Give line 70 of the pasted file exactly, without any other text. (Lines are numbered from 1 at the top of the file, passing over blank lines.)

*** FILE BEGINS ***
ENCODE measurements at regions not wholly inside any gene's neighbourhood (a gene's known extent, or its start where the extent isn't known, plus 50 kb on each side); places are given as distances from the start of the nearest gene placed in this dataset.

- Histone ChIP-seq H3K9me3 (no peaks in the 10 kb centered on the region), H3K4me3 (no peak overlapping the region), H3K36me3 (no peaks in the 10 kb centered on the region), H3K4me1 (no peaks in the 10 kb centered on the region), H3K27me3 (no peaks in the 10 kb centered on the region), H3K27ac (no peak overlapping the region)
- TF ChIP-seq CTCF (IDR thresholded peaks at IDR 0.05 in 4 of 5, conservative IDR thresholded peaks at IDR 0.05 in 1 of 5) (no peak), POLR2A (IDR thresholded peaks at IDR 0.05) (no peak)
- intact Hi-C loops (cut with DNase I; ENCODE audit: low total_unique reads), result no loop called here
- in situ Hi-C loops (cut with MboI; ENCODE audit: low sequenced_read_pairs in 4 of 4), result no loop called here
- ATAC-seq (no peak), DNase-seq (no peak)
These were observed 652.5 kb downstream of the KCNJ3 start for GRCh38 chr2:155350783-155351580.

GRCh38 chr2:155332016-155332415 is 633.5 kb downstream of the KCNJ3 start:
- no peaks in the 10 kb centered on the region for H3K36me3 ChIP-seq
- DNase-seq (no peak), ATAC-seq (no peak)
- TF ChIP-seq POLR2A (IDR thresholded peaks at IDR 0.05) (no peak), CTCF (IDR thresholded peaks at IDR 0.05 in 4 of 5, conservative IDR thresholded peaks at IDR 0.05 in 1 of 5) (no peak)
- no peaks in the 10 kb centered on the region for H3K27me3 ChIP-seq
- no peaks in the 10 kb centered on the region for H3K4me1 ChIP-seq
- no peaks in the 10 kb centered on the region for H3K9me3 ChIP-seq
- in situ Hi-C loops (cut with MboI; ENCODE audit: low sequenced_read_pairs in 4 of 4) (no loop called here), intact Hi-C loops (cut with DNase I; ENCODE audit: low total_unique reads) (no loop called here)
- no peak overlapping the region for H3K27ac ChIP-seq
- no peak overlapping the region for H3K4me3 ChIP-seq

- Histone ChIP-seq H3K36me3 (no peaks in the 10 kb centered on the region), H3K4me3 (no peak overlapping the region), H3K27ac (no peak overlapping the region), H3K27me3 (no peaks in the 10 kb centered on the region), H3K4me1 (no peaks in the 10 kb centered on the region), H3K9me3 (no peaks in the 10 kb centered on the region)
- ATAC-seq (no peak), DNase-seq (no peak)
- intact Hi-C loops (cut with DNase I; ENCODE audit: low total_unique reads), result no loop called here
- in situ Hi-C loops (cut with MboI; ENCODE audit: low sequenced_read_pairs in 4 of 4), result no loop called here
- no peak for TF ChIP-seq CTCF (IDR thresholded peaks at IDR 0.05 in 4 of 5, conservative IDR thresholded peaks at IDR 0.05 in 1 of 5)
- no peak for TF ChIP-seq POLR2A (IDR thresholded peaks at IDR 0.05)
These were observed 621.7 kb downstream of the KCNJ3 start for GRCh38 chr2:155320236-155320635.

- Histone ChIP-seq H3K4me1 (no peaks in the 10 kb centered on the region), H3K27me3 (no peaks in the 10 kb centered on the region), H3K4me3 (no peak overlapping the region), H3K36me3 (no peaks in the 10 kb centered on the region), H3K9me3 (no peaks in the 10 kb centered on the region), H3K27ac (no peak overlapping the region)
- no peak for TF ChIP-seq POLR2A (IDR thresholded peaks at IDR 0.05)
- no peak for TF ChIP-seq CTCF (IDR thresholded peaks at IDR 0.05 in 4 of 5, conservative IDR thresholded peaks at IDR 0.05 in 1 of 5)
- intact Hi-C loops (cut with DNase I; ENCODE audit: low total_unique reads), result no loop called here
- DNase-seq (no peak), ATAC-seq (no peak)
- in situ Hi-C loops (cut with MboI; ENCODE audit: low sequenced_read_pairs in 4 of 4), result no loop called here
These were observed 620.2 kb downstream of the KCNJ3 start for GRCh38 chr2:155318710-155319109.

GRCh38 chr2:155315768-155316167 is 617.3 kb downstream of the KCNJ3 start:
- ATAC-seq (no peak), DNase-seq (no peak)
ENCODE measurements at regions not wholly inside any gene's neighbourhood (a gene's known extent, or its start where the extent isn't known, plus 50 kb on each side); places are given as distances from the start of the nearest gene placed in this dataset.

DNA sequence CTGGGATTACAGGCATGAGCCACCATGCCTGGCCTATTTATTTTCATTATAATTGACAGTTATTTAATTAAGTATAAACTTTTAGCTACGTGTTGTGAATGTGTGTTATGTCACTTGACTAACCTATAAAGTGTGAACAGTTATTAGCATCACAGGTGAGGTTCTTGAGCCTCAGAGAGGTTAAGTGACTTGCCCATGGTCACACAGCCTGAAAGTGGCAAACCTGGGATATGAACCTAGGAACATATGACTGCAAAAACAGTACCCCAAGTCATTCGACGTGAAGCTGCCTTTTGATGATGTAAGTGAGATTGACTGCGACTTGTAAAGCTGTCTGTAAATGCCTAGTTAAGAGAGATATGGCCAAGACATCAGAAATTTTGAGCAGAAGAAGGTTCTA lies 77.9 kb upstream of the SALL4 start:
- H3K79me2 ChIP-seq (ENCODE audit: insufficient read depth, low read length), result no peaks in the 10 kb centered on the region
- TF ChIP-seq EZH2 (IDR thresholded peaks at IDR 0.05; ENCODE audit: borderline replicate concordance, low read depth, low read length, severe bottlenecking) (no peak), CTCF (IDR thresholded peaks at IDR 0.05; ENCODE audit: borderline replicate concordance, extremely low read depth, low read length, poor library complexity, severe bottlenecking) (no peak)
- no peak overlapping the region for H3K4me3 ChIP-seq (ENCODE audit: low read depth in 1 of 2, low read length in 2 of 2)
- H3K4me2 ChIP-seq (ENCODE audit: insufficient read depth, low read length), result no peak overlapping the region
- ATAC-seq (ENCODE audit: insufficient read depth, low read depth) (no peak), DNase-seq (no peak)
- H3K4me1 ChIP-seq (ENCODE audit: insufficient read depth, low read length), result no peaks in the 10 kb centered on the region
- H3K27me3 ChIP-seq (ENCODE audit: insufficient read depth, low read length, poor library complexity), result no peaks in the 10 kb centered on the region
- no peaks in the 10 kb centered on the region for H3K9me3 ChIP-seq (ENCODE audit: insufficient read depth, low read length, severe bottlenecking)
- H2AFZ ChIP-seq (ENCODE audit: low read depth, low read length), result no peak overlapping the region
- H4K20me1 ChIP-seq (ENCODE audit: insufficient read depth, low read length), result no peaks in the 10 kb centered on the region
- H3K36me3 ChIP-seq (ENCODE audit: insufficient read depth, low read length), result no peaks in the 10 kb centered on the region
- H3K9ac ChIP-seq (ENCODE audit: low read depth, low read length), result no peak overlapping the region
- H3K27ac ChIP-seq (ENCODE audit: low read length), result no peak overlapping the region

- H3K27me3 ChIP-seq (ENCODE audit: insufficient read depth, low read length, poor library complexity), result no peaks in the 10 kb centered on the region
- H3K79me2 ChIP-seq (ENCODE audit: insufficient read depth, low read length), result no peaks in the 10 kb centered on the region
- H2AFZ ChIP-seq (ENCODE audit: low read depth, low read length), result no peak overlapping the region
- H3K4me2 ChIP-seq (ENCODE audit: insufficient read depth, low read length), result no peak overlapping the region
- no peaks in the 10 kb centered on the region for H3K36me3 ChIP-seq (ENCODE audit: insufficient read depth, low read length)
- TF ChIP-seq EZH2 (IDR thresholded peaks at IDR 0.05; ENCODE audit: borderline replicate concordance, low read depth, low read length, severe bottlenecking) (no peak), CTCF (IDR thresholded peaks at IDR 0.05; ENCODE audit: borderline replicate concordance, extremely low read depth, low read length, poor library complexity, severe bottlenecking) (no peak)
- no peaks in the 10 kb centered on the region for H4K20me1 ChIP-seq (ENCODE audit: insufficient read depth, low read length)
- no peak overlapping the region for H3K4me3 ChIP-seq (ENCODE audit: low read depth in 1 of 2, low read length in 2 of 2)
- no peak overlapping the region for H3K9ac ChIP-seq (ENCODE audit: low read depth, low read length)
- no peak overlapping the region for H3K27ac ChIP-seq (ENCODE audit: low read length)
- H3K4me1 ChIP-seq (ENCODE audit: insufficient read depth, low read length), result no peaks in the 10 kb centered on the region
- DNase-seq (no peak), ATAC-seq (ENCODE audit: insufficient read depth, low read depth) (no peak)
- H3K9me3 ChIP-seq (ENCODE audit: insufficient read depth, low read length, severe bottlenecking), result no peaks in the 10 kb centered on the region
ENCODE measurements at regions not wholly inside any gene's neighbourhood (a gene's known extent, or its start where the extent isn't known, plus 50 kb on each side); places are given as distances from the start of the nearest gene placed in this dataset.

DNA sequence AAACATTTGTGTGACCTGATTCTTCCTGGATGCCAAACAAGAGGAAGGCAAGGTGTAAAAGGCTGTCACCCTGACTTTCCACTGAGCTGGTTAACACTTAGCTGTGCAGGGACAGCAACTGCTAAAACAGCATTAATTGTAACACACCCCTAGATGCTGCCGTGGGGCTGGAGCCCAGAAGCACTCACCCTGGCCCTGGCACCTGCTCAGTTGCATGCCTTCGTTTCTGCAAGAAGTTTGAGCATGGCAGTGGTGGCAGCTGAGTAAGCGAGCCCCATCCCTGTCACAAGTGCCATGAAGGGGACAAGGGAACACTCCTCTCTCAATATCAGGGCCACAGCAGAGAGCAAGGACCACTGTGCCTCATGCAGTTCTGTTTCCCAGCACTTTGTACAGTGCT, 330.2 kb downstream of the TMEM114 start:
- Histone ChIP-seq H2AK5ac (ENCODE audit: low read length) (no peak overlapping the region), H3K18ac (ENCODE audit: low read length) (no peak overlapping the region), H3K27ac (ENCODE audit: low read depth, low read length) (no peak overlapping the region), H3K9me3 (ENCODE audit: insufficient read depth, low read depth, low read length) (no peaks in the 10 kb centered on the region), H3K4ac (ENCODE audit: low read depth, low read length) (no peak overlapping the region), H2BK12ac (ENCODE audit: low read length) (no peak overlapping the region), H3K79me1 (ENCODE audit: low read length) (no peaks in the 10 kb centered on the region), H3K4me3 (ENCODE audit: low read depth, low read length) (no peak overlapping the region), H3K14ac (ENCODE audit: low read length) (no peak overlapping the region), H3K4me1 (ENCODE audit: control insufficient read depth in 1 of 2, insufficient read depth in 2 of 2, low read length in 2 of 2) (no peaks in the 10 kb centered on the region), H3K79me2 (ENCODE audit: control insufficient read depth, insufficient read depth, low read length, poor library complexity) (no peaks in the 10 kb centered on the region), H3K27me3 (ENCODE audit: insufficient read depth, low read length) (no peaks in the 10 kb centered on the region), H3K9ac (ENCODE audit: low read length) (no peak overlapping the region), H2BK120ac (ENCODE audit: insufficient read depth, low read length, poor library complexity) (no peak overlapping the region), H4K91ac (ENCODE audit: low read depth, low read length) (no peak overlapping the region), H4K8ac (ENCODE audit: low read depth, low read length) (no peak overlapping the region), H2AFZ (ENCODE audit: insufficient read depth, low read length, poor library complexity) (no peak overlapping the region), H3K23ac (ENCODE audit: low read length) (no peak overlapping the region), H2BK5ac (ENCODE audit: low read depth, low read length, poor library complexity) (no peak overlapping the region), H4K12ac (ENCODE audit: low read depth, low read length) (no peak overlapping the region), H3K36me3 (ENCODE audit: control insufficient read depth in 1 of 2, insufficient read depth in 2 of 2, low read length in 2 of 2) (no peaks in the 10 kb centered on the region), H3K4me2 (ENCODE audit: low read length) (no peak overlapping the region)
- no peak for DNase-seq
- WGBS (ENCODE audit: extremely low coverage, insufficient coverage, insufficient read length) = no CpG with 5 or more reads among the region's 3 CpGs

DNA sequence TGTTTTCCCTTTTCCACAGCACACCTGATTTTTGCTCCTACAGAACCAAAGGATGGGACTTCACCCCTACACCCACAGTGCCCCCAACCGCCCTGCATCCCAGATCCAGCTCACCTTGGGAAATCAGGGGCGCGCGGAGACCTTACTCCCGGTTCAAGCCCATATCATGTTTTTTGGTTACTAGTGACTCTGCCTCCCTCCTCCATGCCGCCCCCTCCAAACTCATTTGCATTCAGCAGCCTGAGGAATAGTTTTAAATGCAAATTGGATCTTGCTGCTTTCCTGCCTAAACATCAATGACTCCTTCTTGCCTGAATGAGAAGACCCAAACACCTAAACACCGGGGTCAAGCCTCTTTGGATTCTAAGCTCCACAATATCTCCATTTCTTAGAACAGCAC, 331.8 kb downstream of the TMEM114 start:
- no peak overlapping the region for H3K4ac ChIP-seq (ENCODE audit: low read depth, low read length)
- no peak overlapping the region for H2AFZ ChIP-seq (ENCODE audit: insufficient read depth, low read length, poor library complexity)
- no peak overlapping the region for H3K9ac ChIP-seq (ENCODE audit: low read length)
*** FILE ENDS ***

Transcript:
- no peak overlapping the region for H3K9ac ChIP-seq (ENCODE audit: low read length)